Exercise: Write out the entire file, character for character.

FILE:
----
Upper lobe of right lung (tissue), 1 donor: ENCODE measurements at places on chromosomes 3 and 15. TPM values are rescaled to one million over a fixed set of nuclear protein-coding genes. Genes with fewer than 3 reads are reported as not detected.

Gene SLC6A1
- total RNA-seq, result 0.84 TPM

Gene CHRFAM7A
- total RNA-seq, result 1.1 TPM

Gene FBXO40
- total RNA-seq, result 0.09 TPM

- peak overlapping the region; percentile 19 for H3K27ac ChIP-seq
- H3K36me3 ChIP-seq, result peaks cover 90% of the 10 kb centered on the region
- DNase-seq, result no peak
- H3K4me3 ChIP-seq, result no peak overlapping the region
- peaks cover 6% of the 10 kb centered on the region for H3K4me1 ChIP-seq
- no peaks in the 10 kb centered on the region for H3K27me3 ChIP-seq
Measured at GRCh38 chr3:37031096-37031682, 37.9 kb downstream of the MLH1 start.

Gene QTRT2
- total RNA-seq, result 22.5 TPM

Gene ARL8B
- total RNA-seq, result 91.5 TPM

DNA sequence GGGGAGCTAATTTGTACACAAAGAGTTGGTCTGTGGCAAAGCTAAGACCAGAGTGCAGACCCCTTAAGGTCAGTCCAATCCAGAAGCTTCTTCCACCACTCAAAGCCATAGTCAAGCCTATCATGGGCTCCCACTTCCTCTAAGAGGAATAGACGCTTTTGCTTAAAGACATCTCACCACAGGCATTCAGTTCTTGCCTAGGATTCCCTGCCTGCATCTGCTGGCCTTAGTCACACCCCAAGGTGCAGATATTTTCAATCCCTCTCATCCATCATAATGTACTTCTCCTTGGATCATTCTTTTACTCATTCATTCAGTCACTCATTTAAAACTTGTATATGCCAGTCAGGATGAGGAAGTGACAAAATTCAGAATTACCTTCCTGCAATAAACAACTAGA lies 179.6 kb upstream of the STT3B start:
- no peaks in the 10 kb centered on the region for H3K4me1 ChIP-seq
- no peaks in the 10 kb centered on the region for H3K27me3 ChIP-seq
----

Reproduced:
Upper lobe of right lung (tissue), 1 donor: ENCODE measurements at places on chromosomes 3 and 15. TPM values are rescaled to one million over a fixed set of nuclear protein-coding genes. Genes with fewer than 3 reads are reported as not detected.

Gene SLC6A1
- total RNA-seq, result 0.84 TPM

Gene CHRFAM7A
- total RNA-seq, result 1.1 TPM

Gene FBXO40
- total RNA-seq, result 0.09 TPM

- peak overlapping the region; percentile 19 for H3K27ac ChIP-seq
- H3K36me3 ChIP-seq, result peaks cover 90% of the 10 kb centered on the region
- DNase-seq, result no peak
- H3K4me3 ChIP-seq, result no peak overlapping the region
- peaks cover 6% of the 10 kb centered on the region for H3K4me1 ChIP-seq
- no peaks in the 10 kb centered on the region for H3K27me3 ChIP-seq
Measured at GRCh38 chr3:37031096-37031682, 37.9 kb downstream of the MLH1 start.

Gene QTRT2
- total RNA-seq, result 22.5 TPM

Gene ARL8B
- total RNA-seq, result 91.5 TPM

DNA sequence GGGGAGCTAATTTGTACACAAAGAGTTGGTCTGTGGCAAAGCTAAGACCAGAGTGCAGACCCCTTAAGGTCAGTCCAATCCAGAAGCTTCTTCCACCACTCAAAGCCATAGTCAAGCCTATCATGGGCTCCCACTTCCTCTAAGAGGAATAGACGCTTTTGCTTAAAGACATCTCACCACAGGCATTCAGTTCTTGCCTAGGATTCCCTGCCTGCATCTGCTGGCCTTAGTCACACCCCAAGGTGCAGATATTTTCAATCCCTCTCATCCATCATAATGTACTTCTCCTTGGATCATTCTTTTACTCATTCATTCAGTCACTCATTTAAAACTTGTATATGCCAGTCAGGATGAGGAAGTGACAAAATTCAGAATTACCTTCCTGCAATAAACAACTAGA lies 179.6 kb upstream of the STT3B start:
- no peaks in the 10 kb centered on the region for H3K4me1 ChIP-seq
- no peaks in the 10 kb centered on the region for H3K27me3 ChIP-seq